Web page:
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Orienting Glimpses: Ming Maps as Cultural Signifiers

February 12, 2009 - 4:15pm
Building 200, Room 107
CEAS Winter 2008-09 Colloquium on Maps and Gazetteers as Sources for East Asian History Sponsored by the Stanford Society of Fellows in Japanese Studies and the Center for East Asian Studies Alexander Akin, Ph.D. Candidate, East Asian Languages and Civilizations, Harvard University Akin's talk will address maps that were incorporated in printed books dating to the late Ming publishing boom, when cartographic consciousness permeated Chinese literate society to an unprecedented degree. Most of these maps were meant to be read together with accompanying texts, as tools to orient the reader, rather than as stand-alone materials. Akin will examine maps that emerged from disparate sectors of society, ranging from "orthodox" administrative cartography of the zhifang tradition to Buddhist worldviews, geomantic maps, military charts and historical reconstructions, obtaining a deeper understanding of how late Ming maps expressed shifting ideological, religious, and political meanings.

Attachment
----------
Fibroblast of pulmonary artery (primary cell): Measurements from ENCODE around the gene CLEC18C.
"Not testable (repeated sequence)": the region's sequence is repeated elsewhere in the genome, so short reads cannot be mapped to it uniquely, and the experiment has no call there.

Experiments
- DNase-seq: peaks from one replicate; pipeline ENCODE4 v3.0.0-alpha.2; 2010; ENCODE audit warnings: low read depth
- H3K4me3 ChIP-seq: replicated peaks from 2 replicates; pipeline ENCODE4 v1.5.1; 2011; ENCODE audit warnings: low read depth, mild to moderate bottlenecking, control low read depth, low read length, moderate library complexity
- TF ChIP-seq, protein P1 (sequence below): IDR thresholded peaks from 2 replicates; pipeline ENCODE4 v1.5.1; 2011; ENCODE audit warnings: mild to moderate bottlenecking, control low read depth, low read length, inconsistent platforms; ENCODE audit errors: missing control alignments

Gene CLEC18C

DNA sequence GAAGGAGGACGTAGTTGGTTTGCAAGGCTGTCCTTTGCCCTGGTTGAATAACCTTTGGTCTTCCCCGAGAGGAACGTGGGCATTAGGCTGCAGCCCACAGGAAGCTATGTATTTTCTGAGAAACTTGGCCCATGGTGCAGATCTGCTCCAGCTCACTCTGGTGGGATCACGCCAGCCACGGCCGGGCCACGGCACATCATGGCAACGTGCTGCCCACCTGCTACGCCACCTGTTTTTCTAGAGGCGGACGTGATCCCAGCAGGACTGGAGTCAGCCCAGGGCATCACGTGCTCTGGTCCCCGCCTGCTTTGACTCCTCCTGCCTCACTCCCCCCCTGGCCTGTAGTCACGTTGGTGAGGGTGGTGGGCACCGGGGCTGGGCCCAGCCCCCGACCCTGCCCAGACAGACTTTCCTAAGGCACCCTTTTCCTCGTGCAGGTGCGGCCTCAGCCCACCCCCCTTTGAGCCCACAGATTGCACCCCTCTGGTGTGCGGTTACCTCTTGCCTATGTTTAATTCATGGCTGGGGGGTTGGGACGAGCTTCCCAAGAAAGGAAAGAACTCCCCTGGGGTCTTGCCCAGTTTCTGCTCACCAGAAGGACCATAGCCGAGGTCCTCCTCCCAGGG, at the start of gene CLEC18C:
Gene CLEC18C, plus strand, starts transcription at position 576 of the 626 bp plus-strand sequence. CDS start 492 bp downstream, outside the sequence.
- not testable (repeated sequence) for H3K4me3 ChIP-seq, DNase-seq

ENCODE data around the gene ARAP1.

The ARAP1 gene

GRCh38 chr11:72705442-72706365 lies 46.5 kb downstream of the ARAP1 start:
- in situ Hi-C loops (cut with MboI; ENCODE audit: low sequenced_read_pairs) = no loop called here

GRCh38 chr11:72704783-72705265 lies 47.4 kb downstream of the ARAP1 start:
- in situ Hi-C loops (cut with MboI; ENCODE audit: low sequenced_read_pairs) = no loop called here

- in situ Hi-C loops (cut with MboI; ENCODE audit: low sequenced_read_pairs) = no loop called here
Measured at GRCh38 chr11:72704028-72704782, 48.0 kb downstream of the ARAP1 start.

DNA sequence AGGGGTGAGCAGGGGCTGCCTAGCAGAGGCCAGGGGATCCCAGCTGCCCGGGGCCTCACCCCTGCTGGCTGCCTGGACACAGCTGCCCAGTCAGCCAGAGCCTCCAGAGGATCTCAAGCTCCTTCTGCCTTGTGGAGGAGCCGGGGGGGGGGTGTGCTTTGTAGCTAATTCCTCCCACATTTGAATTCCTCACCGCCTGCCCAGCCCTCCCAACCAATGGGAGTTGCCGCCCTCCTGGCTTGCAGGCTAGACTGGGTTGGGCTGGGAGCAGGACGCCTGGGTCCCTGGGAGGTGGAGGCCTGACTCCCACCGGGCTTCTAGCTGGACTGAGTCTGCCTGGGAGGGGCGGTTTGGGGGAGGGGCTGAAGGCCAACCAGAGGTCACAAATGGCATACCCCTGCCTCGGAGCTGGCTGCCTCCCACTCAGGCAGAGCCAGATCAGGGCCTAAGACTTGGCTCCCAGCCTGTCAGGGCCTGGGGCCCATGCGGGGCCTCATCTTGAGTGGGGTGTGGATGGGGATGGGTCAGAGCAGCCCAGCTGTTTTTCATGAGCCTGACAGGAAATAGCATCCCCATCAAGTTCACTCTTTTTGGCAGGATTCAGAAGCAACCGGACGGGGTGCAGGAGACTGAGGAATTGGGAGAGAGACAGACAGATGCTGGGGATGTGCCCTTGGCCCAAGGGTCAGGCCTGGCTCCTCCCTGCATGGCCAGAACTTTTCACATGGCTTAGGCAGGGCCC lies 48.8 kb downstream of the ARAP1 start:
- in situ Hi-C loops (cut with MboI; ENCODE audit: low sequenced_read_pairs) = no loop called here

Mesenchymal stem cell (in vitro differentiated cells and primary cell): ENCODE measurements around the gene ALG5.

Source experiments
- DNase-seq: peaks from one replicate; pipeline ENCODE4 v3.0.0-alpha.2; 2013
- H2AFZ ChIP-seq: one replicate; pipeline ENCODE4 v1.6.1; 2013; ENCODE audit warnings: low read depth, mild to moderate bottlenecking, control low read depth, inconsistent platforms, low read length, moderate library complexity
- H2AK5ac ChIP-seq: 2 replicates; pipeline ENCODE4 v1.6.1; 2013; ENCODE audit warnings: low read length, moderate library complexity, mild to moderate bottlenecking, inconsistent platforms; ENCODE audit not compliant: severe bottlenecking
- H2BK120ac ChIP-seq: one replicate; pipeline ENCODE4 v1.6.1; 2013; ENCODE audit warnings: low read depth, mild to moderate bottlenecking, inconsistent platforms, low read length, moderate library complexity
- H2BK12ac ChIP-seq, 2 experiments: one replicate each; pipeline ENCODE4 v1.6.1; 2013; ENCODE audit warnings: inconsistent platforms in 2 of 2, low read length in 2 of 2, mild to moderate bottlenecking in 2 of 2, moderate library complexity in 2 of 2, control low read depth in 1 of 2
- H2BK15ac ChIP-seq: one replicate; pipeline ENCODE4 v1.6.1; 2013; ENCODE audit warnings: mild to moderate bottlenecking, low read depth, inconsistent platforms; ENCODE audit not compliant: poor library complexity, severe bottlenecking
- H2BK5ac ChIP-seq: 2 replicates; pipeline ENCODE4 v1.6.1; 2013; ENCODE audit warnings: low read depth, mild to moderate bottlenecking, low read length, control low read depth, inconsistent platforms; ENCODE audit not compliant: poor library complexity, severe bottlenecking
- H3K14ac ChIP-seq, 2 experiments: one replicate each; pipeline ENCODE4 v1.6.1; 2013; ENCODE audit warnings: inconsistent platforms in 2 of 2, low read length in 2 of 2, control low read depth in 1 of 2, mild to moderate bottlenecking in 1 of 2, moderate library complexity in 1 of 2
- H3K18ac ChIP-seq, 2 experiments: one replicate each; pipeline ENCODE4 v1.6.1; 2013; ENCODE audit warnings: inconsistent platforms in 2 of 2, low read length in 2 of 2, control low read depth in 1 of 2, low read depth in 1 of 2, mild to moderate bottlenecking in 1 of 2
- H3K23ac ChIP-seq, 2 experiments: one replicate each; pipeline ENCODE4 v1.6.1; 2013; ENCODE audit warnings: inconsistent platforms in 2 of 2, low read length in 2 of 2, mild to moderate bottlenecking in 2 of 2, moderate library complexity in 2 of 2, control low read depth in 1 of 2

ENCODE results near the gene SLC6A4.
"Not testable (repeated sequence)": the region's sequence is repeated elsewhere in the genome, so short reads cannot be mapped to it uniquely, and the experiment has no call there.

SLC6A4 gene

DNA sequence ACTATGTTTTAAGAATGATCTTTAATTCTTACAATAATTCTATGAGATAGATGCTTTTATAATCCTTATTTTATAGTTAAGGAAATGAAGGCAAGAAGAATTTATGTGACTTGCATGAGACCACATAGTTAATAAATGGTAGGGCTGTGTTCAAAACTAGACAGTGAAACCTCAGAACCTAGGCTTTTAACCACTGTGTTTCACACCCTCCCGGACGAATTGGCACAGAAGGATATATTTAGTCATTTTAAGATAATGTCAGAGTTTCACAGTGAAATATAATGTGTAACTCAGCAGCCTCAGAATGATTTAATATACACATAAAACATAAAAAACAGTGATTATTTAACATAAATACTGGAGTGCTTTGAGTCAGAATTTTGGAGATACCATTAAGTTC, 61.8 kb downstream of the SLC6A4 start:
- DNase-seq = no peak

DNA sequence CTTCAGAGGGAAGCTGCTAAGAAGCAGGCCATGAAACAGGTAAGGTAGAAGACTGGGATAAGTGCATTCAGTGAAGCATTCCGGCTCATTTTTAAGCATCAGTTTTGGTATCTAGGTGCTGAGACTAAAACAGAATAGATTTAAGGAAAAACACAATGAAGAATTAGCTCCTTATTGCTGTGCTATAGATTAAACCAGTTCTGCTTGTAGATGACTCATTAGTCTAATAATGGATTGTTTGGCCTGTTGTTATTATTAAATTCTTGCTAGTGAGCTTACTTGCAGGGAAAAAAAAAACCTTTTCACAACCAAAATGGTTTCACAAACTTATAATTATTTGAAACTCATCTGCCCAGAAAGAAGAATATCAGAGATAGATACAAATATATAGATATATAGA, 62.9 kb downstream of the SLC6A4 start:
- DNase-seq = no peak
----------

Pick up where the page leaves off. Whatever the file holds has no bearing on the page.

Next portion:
Open to the public.
Event Sponsor: 
Center for East Asian Studies
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